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Johanna Stadmark

Johanna Stadmark

Researcher

Johanna Stadmark

Human influence on the continental Si budget during the last 4300 years : δ30Sidiatom in varved lake sediments (Tiefer See, NE Germany)

Author

  • Carla K.M. Nantke
  • Achim Brauer
  • Patrick J. Frings
  • Markus Czymzik
  • Thomas Hübener
  • Johanna Stadmark
  • Olaf Dellwig
  • Patricia Roeser
  • Daniel J. Conley

Summary, in English

The continental silicon (Si) cycle, including terrestrial and freshwater ecosystems (lakes, rivers, estuaries), acts as a filter and modulates the amount of Si transported to the oceans. In order to link the variation in the terrestrial Si cycle to aquatic ecosystems, knowledge on changes in vegetation cover, soil disturbance and the impact of human activity are required. This study on varved lake sediments from Tiefer See near Klocksin (TSK) in northeastern Germany investigates Si isotope variations in diatom frustules (δ30Sidiatom) over the last ∼4300 years. δ30Sidiatom values vary between 0.37 and 1.63‰. The isotopic signal measured in centric (mostly planktonic) and pennate (mostly benthic) diatoms shows the same trend through most of the record. A decrease in δ30Sidiatom coinciding with early deforestation between 3900 and 750 a BP in the catchment area, points to an enhanced export of isotopically light dissolved silica (DSi) from adjacent soils to the lake. The burial flux of biogenic silica (BSi) observed in the lake sediments increases with cultivation due to enhanced nutrient supply (N, P and Si) from the watershed and nutrient redistribution caused by wind-driven increased water circulation. When the cultivation intensifies, we observe a shift to higher δ30Sidiatom values that we interpret to reflect a diminished Si soil pool and the preferential removal of the lighter 28Si by crop harvesting. Human activity influences the DSi supply from the catchment and appears to be the primary driver controlling the Si budget in TSK. Our data shows how land use triggers variations in continental Si cycling on centennial timescales and provides important information on the underlying processes.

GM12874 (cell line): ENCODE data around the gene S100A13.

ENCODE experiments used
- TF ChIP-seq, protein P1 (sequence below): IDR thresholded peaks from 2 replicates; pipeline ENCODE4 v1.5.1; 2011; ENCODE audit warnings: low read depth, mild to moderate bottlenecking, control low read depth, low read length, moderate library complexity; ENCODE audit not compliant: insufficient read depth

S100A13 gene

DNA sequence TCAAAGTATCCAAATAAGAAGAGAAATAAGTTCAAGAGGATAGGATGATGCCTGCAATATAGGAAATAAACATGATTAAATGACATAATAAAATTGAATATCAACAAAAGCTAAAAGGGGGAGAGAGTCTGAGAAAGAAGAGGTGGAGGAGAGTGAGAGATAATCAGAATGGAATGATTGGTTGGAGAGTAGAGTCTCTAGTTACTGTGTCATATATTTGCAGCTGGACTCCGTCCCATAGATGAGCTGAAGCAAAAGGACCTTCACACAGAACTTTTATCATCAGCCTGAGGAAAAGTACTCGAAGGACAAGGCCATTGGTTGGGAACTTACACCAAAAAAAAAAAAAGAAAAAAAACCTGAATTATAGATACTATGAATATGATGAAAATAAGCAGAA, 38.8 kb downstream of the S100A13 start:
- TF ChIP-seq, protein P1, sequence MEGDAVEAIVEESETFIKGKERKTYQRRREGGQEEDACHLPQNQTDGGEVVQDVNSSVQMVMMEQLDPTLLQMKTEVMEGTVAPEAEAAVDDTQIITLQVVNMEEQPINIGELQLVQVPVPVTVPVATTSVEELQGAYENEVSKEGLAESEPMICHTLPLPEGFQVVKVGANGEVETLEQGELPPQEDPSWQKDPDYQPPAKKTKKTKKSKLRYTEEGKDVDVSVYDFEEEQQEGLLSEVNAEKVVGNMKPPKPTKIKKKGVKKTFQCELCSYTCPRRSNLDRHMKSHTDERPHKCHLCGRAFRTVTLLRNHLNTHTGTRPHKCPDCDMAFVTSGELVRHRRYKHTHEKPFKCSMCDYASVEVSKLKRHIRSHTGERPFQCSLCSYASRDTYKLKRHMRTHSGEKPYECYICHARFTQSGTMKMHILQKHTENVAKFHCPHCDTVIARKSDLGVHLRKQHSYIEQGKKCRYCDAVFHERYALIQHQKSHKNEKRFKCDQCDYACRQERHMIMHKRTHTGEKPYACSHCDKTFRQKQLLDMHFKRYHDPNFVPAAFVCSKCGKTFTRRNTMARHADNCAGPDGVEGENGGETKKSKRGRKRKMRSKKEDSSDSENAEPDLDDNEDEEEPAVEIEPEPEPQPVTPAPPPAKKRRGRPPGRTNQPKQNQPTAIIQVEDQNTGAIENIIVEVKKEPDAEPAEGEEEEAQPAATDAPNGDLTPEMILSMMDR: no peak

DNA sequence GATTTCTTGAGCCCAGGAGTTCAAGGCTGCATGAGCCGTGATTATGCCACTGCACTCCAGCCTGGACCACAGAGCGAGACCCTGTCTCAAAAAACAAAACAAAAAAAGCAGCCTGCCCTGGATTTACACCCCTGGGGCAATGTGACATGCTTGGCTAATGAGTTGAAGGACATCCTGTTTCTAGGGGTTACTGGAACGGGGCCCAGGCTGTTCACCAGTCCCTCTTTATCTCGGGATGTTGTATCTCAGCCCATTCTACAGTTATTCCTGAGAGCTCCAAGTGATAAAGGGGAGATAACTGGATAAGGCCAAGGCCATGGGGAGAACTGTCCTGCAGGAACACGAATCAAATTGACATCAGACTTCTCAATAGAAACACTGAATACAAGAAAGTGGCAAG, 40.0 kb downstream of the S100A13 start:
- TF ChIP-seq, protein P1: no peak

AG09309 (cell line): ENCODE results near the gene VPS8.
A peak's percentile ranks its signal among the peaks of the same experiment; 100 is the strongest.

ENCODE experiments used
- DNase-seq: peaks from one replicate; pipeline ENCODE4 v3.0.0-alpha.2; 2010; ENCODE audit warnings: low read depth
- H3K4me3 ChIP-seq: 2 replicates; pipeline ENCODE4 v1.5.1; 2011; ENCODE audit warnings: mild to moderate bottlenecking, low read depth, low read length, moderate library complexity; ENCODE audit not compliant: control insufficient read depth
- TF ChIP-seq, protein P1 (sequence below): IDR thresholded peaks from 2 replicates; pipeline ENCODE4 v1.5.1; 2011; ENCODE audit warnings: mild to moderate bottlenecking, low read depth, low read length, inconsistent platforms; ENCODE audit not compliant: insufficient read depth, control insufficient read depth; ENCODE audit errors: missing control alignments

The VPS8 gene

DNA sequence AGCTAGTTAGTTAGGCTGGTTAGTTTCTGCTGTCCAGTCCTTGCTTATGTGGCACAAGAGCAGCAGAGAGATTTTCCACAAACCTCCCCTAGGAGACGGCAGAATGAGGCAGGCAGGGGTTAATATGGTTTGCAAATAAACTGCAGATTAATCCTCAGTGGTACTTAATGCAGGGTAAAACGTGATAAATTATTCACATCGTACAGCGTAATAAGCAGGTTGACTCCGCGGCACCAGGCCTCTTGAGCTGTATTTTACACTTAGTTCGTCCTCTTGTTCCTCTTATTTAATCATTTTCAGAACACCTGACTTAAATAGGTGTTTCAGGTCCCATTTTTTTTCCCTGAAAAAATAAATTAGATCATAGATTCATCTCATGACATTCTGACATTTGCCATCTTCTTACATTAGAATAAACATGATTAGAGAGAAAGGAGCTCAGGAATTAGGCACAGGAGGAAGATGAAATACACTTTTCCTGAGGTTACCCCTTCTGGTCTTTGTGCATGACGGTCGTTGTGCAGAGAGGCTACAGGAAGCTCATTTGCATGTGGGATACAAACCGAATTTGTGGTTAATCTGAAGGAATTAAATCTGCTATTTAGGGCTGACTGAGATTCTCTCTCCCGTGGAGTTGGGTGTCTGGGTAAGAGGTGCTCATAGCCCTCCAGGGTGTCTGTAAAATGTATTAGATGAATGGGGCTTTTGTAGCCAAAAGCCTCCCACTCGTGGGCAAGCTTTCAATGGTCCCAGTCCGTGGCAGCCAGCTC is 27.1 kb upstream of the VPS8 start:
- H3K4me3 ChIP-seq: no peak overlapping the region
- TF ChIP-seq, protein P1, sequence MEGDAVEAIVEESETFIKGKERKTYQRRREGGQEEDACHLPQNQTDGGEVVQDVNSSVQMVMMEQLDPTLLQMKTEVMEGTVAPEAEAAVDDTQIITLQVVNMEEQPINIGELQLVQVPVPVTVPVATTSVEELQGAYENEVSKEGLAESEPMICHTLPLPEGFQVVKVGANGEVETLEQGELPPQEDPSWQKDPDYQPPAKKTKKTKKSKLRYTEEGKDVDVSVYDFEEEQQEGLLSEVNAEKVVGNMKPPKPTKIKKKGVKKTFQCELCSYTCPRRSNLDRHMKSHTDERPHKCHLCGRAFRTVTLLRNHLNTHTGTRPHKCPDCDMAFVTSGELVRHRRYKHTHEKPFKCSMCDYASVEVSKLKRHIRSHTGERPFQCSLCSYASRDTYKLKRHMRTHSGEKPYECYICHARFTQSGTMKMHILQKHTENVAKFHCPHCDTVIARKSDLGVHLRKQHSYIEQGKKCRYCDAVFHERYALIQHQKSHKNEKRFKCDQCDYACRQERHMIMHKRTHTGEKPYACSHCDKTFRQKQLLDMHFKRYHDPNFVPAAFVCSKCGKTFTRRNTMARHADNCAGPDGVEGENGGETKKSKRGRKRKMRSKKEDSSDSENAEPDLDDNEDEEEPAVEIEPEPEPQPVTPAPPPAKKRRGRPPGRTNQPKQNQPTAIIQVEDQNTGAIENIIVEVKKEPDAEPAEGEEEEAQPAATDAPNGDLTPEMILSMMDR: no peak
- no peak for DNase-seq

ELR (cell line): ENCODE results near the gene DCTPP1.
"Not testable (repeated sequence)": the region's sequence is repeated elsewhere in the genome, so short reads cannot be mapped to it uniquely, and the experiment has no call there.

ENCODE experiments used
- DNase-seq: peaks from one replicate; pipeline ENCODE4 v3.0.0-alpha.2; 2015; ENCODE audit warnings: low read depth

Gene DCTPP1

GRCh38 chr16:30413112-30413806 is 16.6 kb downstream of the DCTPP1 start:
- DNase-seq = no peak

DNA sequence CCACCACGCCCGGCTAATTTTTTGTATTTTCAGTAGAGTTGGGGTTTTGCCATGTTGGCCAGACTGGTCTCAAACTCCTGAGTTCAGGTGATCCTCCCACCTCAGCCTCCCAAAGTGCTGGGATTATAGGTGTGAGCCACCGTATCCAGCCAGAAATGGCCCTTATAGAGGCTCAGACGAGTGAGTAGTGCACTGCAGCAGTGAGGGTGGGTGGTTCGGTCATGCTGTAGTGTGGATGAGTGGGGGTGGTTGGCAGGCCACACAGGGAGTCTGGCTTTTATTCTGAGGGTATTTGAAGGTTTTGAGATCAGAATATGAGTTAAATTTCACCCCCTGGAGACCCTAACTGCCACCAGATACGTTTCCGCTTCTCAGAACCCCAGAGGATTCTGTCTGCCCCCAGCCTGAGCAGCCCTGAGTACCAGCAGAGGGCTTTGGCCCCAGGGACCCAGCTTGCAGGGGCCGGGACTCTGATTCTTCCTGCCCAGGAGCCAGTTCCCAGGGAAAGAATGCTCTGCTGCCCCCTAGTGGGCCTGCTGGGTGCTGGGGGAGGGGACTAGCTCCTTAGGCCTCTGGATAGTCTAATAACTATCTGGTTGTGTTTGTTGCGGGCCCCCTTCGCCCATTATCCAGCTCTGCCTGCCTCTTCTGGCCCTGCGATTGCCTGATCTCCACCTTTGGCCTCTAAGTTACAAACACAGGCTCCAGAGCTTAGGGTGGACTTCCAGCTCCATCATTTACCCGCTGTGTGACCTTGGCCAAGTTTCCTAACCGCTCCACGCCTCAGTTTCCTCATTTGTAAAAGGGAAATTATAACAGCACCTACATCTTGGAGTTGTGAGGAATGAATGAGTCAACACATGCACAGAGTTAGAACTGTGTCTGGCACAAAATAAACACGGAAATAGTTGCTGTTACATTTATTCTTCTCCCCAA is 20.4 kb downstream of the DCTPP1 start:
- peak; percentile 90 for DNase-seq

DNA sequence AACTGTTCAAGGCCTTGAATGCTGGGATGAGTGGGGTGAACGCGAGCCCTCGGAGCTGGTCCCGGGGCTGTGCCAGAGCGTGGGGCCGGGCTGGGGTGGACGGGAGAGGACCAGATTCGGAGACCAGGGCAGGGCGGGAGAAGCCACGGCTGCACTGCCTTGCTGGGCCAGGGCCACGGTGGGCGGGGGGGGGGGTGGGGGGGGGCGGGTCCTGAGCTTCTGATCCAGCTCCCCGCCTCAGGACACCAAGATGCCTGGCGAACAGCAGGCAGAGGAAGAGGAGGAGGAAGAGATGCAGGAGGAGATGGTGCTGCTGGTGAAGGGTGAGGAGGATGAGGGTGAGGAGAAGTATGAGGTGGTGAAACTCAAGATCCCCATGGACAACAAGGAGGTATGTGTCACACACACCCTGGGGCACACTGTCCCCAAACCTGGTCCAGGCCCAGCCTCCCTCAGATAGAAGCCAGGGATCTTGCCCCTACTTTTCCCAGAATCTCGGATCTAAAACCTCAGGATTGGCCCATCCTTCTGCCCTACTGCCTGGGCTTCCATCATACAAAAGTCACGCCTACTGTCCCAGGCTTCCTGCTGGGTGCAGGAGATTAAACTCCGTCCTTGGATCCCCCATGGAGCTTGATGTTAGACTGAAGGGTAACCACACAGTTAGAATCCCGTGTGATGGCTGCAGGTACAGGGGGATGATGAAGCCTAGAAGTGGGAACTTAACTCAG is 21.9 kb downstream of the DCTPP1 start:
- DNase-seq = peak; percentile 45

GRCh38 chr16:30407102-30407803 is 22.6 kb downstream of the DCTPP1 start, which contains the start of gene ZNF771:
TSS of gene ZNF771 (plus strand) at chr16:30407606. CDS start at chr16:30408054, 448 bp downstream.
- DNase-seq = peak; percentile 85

Department/s

  • Quaternary Sciences
  • BECC - Biodiversity and Ecosystem services in a Changing Climate

Publishing year

2021

Language

English

Publication/Series

Quaternary Science Reviews

Volume

258

Document type

Journal article

Publisher

Elsevier

Topic

  • Geology

Keywords

  • Diatoms
  • Human impact
  • Lake sediments
  • Si isotopes
  • Soil Si

Status

Published

ISBN/ISSN/Other

  • ISSN: 0277-3791